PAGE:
By Aaron Reiss
By Angelica Leicht
By Dianna Wray
By Aaron Reiss
By Camilo Smith
By Craig Malisow
By Jeff Balke
By Angelica Leicht
In the eyes of the defense, Joe Russo had simply been carrying out business as usual in the 1980s, doing what scores of others had done -- pushing the envelope, perhaps, but still caught up in the same ecstatic charge to the next deal that had overwhelmed much of Houston commerce. To convict him of malfeasance would be to convict the city itself. He was not the creator of his times, but a product of them; not villain, but victim. To this the prosecution said a simple "no." Russo, and Russo alone, was the creator of his fate.
And just below the surface of this dialectic lurked a single, suspenseful question: would super salesman Joe Russo take the risk of appearing on the stand? As the days ground on, it seemed unthinkable that he could resist the impulse to embark on his most important selling job of all.
August 18: The Battle is Joined
Today is Joe and Sally Russo's 38th wedding anniversary, but complaining prosecutors broke up the devoted tableau the couple presented during jury selection -- when Russo sat just inside the courtroom rail, holding hands with the composed, patrician-looking woman who once caught his eye at a UT football game. With Sally consigned to the spectator section by Judge Harmon, Russo listens, stoic and alone, as Mike Clark lays out the case against him. In a nutshell, the government claims he and the Piperis made a secret deal to swap bad loans through three of their banking institutions, with $1.5 million going for Russo's purchase of UPI stock and $750,000 toward the elder Piperi's speculations in the stock market. The loans ultimately failed; the banks did too. The phrase "federally insured institutions" echoes like a gong, the better to impress upon the largely working-class jury that when "you're backed by the taxpayers' money, you have to play by the rules."
The defendants did not, Clark says, sketching out the irregularities that swarmed through the lending process on both sides. Both loans, he tells the jury, were based on deceptive financial statements and pushed through without sufficient scrutiny; the spotty loan files were papered over after the fact. He contends Russo had an unusual personal involvement in the Piperi loans, and he calls both Piperi the Younger and the Russo Companies "straw borrowers", since the benefits ultimately went to Piperi the Elder and Russo himself. The impropriety lay not in bank owners lending each other money, says Clark, a tall, measured presence whose deep voice resonates with a laconic skepticism; it lay in the way the defendants masked the simultaneous timing and reciprocal nature of the loans from bank examiners and some of their own bank officers. These were not arm's-length loans, Clark finishes, looking straight at the jury. "The defendants treated these institutions as their personal piggy banks."
No way, the assembled defense lawyers spend the next several hours protesting. The transactions were no more than business as usual in the freewheeling '80s. With his disarming country-boy delivery, Mike DeGeurin draws his client, Ronald A. Piperi, as a humble striver after the American dream who worked his way through law school delivering butter and cheese. From a law and building career in Killeen, he made the leap to the banking business (a common one in those heady days of deregulation), buying a "little S&L" called First Savings of Orange. Within three years, Orange ballooned from $30 million to $800 million in assets, and suddenly Piperi was living on River Oaks Boulevard and dealing with "the star of Texas," as DeGeurin describes Russo -- a man whose projects were said to turn to gold.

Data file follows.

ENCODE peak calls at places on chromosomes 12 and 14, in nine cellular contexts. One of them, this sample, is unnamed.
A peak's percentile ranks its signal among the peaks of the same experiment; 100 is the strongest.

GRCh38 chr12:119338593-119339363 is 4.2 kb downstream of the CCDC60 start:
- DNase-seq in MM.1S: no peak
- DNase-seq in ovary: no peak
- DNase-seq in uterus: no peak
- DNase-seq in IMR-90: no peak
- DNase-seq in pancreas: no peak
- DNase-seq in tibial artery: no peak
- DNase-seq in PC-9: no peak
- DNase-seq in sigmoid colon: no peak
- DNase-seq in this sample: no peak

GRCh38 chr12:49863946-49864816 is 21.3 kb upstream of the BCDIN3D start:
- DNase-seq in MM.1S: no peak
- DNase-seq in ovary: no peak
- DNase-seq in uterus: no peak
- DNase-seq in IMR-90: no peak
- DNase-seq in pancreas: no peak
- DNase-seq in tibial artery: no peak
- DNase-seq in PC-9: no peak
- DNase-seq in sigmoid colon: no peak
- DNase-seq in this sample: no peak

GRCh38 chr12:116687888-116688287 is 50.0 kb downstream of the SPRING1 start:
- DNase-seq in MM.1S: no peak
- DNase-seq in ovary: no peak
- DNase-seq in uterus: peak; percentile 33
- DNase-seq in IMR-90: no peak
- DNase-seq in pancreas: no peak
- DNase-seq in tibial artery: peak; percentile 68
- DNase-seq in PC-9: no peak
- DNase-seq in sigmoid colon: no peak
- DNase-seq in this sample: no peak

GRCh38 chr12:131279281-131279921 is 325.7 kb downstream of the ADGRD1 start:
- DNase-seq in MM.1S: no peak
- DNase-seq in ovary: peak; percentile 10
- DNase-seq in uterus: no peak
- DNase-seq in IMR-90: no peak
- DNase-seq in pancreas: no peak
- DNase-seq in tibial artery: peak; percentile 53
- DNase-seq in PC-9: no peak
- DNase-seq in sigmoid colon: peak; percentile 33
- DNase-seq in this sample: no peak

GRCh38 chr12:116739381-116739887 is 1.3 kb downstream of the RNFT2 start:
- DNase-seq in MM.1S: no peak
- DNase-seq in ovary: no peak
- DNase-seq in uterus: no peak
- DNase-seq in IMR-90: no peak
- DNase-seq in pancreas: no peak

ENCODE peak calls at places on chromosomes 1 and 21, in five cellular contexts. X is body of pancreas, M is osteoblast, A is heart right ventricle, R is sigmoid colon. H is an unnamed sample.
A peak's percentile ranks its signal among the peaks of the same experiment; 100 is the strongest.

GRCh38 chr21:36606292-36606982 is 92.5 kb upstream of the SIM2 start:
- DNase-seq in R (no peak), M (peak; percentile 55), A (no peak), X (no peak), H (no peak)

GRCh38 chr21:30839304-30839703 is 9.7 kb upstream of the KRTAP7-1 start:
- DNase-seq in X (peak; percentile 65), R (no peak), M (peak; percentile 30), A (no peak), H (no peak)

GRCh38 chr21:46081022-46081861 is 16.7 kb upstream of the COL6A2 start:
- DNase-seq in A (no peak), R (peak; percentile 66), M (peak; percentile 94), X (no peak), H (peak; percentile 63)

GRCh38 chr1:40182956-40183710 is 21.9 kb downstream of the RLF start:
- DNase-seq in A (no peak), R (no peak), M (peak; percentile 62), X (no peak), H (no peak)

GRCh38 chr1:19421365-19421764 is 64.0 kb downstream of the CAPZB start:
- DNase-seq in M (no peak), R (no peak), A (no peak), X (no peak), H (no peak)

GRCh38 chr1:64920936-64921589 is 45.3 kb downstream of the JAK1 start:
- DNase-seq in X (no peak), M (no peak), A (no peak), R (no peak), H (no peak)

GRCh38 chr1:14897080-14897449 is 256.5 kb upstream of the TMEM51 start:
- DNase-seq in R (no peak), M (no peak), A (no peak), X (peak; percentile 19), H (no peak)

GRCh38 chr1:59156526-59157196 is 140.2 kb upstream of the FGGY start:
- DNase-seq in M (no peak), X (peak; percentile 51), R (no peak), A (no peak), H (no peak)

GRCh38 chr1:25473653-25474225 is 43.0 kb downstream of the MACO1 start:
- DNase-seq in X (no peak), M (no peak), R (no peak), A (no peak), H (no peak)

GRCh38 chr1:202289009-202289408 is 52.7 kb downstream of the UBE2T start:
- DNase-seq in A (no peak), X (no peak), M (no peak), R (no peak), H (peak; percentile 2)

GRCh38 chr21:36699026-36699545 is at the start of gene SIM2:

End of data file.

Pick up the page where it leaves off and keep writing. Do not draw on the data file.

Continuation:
Dan Cogdell, dark hair slicked back and pocket hankie standing at attention, conjures an image of little Ronald Drew Piperi sweeping the floors of his dad's law office, mowing the grass at his dad's apartment complexes, studying psychology (but failing to graduate) at SMU. And, ultimately, playing the Good Son when his father told him to come work at his new S&L. He suggests that his client was too naive and inexperienced to have been a driving force in the loans. The real players? Drew's father and Joe Russo. If Berg and DeGeurin are less than thrilled to hear this, they betray nothing; such are the strains of a conspiracy trial.
An equally fervent Berg declares it an honor to represent Russo, painting him as Houston's ultimate Horatio Alger. He invokes Russo's "extremely modest" Fourth Ward roots for the jury -- half of whom are African-American -- working in Russo's momma and daddy, the paper route he threw to make ends meet as a novice real-estate broker, his big break when Texaco leased all of his first building. Berg waxes eloquent about Russo's successively larger structures: how he was "the first one" to create landscaped esplanades at his own expense, how -- irony of ironies! -- even the federal prosecutors officed until recently in the "crown jewel" of Russo's buildings, the downtown Lyric Center. Then comes the litany of Russo's civic deeds. "He brought 911, the emergency number, to Houston!" Berg informs the jury. Not to mention the lights he funded at Memorial Park, his NAACP Man of the Year award, the way "he never forgot where he came from, 320 West Bell." It is much the same story rehearsed in umpteen mid-'80s press clippings, with a key difference: now it is meant to persuade a jury that "this is not the kind of man you will find involved in deception."